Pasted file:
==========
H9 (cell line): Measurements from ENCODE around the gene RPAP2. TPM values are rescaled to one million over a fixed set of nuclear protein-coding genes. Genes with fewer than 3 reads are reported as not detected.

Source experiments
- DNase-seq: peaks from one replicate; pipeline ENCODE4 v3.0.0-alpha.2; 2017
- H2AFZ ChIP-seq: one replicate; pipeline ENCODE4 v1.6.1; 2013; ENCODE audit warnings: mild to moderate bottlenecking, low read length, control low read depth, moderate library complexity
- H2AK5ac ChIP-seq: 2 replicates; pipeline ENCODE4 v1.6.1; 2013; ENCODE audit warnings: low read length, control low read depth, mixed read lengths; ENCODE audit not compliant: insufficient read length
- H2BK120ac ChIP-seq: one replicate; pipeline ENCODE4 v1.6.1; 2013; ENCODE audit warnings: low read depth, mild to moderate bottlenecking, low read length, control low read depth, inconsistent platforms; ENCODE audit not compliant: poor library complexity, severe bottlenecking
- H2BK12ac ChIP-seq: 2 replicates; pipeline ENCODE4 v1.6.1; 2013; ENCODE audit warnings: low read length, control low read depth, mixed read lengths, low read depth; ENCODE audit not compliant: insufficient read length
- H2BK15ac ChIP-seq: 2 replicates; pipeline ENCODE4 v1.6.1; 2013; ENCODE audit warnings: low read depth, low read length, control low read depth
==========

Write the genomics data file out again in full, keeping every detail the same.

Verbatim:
H9 (cell line): Measurements from ENCODE around the gene RPAP2. TPM values are rescaled to one million over a fixed set of nuclear protein-coding genes. Genes with fewer than 3 reads are reported as not detected.

Source experiments
- DNase-seq: peaks from one replicate; pipeline ENCODE4 v3.0.0-alpha.2; 2017
- H2AFZ ChIP-seq: one replicate; pipeline ENCODE4 v1.6.1; 2013; ENCODE audit warnings: mild to moderate bottlenecking, low read length, control low read depth, moderate library complexity
- H2AK5ac ChIP-seq: 2 replicates; pipeline ENCODE4 v1.6.1; 2013; ENCODE audit warnings: low read length, control low read depth, mixed read lengths; ENCODE audit not compliant: insufficient read length
- H2BK120ac ChIP-seq: one replicate; pipeline ENCODE4 v1.6.1; 2013; ENCODE audit warnings: low read depth, mild to moderate bottlenecking, low read length, control low read depth, inconsistent platforms; ENCODE audit not compliant: poor library complexity, severe bottlenecking
- H2BK12ac ChIP-seq: 2 replicates; pipeline ENCODE4 v1.6.1; 2013; ENCODE audit warnings: low read length, control low read depth, mixed read lengths, low read depth; ENCODE audit not compliant: insufficient read length
- H2BK15ac ChIP-seq: 2 replicates; pipeline ENCODE4 v1.6.1; 2013; ENCODE audit warnings: low read depth, low read length, control low read depth